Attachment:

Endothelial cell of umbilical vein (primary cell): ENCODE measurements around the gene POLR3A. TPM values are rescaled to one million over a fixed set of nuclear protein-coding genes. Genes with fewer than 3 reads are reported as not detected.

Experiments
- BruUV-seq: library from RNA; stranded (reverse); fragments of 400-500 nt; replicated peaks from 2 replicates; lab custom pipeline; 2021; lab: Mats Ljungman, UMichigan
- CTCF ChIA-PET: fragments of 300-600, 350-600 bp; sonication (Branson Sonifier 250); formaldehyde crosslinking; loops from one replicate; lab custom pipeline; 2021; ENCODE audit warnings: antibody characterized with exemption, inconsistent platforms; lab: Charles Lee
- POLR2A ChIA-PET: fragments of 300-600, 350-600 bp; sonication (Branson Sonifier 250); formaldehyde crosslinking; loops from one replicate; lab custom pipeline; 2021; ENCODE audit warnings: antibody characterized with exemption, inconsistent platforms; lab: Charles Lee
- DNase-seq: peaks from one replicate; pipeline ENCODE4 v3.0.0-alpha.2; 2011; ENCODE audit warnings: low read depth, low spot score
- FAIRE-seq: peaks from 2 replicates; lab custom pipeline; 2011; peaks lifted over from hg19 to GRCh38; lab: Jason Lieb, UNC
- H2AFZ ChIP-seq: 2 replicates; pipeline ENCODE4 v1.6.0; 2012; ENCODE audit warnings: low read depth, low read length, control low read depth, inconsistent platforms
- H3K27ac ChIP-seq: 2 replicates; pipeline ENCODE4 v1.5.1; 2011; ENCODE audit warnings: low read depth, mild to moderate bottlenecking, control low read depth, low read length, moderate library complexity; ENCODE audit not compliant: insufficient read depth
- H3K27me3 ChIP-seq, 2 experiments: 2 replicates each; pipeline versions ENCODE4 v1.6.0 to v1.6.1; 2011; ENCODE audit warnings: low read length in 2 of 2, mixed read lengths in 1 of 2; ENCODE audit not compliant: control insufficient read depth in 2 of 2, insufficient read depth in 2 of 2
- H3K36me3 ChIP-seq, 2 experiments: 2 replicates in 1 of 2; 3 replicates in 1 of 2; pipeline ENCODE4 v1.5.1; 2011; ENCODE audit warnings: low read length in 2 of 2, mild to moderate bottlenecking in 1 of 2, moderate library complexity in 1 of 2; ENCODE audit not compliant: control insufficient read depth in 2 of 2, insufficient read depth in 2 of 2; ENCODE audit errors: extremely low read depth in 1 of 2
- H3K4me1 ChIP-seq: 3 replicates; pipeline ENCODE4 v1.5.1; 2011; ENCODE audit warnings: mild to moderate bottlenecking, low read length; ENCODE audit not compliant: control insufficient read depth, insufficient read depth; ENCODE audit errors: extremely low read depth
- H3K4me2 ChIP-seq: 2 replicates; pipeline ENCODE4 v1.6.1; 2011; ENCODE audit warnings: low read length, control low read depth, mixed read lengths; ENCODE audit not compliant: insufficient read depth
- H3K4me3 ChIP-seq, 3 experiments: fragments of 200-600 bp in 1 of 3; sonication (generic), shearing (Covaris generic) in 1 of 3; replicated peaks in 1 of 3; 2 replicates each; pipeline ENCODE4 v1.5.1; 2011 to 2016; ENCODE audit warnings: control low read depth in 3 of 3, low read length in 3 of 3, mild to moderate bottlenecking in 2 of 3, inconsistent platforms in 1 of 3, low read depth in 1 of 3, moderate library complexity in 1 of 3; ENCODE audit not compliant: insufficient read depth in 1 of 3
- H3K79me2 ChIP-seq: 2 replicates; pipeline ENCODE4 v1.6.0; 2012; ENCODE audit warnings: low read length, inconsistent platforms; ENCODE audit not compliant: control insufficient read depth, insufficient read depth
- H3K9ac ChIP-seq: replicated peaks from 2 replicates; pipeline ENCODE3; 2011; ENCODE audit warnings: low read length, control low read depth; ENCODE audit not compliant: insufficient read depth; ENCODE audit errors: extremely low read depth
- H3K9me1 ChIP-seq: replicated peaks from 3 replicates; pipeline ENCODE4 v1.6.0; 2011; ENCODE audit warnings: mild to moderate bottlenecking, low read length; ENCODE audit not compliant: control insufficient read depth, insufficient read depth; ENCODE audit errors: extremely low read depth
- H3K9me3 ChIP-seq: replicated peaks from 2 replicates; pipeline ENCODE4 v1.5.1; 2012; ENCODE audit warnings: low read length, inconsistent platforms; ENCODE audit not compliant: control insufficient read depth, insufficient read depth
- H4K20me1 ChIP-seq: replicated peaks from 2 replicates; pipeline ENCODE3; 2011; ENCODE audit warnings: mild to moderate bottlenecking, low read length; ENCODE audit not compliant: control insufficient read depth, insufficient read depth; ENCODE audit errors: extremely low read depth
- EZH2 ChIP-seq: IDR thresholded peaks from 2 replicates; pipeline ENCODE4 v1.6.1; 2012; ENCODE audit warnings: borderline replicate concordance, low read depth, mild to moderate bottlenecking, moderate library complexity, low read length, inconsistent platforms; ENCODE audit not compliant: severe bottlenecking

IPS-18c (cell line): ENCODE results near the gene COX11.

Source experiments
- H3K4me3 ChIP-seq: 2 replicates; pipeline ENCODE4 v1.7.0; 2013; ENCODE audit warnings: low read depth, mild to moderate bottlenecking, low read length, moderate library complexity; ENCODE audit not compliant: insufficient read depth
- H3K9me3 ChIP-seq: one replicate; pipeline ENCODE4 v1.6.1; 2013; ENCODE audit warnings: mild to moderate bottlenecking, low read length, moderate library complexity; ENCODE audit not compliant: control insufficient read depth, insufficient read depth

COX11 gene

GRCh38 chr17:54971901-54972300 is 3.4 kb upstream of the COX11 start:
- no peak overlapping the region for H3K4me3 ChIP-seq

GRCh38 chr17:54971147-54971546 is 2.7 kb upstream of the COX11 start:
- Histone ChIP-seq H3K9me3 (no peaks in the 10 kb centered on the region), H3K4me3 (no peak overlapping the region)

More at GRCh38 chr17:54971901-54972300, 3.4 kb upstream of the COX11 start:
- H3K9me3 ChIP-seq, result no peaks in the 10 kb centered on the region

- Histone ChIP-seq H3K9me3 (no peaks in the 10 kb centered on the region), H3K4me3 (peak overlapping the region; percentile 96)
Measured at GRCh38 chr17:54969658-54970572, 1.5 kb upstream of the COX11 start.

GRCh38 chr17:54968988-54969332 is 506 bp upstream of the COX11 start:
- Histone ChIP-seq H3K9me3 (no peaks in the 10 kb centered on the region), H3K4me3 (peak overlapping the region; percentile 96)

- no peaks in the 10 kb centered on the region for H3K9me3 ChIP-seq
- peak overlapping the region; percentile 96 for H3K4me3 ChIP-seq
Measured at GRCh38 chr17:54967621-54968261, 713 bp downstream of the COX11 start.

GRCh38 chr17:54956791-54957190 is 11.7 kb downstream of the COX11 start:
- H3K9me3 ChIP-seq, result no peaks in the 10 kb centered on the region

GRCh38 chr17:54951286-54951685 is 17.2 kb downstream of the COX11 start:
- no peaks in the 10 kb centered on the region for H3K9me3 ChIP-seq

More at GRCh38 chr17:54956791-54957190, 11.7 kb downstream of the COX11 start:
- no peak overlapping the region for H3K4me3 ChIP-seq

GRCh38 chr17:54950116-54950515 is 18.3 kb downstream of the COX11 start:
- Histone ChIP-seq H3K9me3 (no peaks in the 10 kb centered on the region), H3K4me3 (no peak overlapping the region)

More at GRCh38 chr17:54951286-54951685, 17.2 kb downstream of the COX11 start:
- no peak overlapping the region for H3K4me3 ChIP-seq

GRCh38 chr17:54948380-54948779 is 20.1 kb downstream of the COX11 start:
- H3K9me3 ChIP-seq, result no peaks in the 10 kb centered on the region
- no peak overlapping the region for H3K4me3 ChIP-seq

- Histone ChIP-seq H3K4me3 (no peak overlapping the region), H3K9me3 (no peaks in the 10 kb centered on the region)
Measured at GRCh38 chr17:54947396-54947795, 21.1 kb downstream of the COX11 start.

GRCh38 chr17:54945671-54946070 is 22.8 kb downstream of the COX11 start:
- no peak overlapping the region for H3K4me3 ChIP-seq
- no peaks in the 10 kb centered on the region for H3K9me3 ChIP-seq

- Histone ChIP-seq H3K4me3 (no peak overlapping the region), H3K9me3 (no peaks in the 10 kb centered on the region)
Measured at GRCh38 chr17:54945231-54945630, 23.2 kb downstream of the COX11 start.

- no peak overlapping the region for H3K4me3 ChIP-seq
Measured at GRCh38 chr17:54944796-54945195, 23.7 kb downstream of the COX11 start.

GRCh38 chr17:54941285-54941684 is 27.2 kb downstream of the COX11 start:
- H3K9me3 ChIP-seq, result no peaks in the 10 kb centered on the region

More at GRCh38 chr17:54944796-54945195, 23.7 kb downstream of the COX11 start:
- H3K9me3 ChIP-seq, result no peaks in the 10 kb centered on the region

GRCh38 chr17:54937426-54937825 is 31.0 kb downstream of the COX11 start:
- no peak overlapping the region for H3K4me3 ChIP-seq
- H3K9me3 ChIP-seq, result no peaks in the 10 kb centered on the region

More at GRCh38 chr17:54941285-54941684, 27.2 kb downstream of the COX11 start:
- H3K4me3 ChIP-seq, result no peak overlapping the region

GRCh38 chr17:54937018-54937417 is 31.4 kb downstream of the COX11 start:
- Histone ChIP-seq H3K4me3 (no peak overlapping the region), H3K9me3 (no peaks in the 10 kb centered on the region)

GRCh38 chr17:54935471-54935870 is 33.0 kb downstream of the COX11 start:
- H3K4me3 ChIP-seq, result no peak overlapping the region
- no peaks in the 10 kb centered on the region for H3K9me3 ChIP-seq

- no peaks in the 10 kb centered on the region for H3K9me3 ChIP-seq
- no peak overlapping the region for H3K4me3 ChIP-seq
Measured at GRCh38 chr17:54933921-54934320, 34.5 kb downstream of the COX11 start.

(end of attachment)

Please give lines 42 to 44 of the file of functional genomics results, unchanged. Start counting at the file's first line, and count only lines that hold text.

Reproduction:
- no peaks in the 10 kb centered on the region for H3K9me3 ChIP-seq

More at GRCh38 chr17:54956791-54957190, 11.7 kb downstream of the COX11 start:
- no peak overlapping the region for H3K4me3 ChIP-seq